Piracy, Liberty, and the Internet

If you think SOPA is the food that abuelita gives you when you’re sick and PIPA is Kate Middleton’s highly entertaining sister, then you’re going to need to stop by this panel discussion on April 30 to learn why uploading a random photo of a LOLcat to Facebook or listening to your favorite song on YouTube could be no more.

Could legal be taken against the adorable little girl who’s Edward Sharpe and the Magnetic Zeros’ Home cover has generated more than 20 million views? Maybe. Could YouTube be held liable and cease to exist entirely? Probably. But, on the other hand, are we putting musicians and artists out of business by just listening to songs on YouTube and Spotify?

Several months ago, Wikipedia and several other major websites participated in a black out to protest two highly controversial anti-piracy bills: The Stop Online Piracy Act (SOPA) and the Protect IP Act (PIPA).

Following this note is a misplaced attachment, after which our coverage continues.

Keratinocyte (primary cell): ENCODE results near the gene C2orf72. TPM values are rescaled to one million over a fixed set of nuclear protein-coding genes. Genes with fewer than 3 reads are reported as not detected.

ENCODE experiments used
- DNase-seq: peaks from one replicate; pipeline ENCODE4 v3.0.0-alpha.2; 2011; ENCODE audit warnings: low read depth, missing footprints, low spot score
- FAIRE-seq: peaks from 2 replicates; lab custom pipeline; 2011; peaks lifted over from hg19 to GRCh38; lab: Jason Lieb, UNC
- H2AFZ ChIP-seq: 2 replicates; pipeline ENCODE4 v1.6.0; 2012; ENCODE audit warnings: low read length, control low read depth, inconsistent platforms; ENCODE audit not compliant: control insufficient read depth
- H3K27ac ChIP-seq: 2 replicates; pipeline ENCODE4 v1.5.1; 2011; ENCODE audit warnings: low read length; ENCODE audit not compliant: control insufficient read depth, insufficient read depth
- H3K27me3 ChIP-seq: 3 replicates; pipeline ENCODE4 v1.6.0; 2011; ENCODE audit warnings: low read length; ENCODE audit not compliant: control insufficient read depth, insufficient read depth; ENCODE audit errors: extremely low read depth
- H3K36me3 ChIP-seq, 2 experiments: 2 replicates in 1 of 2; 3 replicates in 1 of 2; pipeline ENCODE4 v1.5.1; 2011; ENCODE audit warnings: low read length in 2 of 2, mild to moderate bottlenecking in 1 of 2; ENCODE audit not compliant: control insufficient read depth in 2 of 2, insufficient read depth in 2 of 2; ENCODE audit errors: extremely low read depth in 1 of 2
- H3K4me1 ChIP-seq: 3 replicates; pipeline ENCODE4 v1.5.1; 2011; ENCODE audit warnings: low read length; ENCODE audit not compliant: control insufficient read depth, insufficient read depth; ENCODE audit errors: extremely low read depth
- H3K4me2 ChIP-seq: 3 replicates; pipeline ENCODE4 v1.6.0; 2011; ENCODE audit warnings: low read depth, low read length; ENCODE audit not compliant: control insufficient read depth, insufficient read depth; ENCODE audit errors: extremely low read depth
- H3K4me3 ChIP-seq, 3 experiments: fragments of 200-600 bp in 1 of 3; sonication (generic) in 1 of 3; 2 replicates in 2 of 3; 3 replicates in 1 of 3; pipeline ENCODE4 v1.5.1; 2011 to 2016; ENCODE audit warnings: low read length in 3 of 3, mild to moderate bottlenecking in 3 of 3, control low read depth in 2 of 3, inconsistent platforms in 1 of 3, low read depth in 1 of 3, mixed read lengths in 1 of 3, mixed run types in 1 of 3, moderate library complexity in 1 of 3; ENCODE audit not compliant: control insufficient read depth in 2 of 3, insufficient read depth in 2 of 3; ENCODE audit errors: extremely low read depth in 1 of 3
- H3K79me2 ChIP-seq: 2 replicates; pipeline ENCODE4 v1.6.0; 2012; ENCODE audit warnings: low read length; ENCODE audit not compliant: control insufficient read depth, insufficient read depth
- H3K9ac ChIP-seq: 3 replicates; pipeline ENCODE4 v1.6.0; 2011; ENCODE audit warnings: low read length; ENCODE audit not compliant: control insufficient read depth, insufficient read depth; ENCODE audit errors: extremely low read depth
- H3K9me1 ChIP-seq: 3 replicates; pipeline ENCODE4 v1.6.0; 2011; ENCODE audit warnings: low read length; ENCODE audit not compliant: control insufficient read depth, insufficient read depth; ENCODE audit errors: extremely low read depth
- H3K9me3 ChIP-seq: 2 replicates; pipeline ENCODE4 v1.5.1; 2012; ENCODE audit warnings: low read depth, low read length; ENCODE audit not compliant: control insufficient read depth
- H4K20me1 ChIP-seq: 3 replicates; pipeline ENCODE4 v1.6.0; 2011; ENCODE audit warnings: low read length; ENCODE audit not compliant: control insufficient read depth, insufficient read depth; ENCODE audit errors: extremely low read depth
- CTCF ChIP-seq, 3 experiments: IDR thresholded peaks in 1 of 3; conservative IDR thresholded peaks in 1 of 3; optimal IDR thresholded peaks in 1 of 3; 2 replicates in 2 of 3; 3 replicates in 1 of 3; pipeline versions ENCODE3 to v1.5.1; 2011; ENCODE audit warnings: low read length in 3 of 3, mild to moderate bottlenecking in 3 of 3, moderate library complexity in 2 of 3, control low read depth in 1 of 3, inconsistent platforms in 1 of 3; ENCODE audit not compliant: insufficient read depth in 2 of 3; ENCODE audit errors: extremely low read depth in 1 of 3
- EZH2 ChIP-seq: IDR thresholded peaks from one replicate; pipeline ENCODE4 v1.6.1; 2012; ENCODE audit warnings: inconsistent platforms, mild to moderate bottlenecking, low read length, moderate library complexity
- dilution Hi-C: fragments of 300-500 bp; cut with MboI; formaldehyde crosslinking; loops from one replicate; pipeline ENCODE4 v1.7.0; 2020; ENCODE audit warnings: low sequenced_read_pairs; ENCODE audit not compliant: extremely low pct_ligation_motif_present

When it comes to the Internet, most people support both free flowing information and protection of intellectual property. The difficulty of achieving both of these goals is particularly apparent on college campuses where students are increasingly dependent on the Internet and faculty must guard against plagiarism. The SOPA/PIPA controversy raises critical issues. Can we preserve the openness of the Internet and promote creativity while protecting intellectual property? What is the best way to improve security online?

Join the Criminal Justice Society, Dyson, Seidenberg, and Lubin at Piracy, Liberty, and the Internet, a panel discussion on the proposed SOPA and PIPA bills, from 5:00 p.m. to 6:30 p.m. on April 30 in the Student Union on the NYC Campus. With speakers both for and against SOPA/PIPA, this forum will inform the audience about the content of the proposed legislation and the issues associated with it, so that individuals can decide for themselves whether they support it. Hear experts debate the issues, and enter into a lively discussion.